I am writing a fiction. I start in first person(I) and then because I had to describe emotions of other characters simultaneously I switched to third person, (referring as she, they or the name of character). The story keeps switching in first and third person so that the reader can get the personal view of different character. Is it acceptable?
Anything is acceptable if you make it work. For an example of a book that makes this work (brilliantly) see Cormac McCarthy's No Country for Old Men.
But any change in narrative style calls attention to itself and therefore has to be handled with care and skill. It may be more acceptable to the reader of a literary novel like No Country for Old Men than of a genre fantasy or romance, for instance, where the reader is often just in it for the yarn and is not interested in, or appreciative of, literary effects.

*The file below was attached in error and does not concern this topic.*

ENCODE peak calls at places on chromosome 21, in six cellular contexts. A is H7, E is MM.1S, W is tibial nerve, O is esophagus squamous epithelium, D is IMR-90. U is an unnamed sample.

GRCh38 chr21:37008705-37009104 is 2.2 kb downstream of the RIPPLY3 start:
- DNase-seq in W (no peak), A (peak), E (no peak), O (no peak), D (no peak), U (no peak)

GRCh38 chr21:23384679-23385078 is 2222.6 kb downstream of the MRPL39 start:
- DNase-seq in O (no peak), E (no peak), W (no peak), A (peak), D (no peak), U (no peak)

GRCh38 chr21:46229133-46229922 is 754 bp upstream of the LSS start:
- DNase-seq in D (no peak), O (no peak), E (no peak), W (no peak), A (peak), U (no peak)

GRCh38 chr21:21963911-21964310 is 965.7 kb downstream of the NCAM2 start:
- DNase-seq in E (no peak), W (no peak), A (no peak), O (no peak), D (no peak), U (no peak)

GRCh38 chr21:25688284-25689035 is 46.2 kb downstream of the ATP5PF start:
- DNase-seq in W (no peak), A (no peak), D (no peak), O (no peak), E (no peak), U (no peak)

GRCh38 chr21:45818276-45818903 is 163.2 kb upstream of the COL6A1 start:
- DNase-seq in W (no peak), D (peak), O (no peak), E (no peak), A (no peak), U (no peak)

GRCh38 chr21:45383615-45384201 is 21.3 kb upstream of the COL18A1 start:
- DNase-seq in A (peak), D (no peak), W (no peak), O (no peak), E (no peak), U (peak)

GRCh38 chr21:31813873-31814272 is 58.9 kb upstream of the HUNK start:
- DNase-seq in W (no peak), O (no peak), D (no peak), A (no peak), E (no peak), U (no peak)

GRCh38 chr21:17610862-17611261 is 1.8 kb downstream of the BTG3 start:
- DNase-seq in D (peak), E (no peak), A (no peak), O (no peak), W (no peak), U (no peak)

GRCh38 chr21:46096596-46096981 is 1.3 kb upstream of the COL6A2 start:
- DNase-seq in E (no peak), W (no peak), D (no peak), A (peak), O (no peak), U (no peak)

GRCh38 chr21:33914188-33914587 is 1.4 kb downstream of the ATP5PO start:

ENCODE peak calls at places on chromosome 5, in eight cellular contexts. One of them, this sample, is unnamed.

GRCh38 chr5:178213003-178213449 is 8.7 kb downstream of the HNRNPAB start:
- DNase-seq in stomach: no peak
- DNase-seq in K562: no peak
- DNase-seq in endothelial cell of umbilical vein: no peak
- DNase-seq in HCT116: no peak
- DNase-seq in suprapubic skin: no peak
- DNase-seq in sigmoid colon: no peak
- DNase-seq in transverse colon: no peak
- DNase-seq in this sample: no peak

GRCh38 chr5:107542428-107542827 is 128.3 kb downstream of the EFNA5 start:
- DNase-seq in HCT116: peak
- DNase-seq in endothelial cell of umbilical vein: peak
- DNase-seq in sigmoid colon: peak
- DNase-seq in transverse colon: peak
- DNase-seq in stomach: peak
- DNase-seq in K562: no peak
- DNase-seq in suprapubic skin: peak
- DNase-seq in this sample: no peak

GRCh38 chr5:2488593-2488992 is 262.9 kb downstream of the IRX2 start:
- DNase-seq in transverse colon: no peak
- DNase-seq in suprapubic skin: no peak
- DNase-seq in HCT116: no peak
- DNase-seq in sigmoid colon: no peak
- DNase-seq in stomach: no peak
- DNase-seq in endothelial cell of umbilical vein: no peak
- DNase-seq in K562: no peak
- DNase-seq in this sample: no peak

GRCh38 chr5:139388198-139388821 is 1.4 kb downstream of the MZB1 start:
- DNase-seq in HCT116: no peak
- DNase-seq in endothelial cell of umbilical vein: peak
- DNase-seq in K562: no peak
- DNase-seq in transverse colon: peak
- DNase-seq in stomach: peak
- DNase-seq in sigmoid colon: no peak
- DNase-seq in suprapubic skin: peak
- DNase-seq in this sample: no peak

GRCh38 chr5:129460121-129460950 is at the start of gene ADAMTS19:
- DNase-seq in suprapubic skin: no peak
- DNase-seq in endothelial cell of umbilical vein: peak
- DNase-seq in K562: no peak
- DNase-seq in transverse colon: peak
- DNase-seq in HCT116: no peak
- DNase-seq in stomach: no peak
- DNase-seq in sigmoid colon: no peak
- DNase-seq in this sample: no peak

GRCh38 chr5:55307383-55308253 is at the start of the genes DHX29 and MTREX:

In other words, if you are doing it because you are a beginner struggling with narrative technique, it likely is not going to work and you would be better advised to pick one narrative method and stick to it. If you are a skilled author experimenting with different narrative methods to achieve a literary effect, you may be able to pull it off.
We should also note that even in books that are ostensibly told from a first-person stream of consciousness point of view, the author can get away occasionally with telling us things about how other characters think or feel that would not be obvious to the narrator character in the moment. Jack Kerouac does this several times in On the Road. This is not necessarily jarring to the reader if it supplies information that is necessary or appropriate in the moment.
Also, don't feel that you have to comply with the current fashion for first person narrative. It is faddish among writers at the moment, but difficult and limiting. Third person is the natural narrative voice of the world's literature. If you are uncomfortable in the straightjacket of first person, write in third.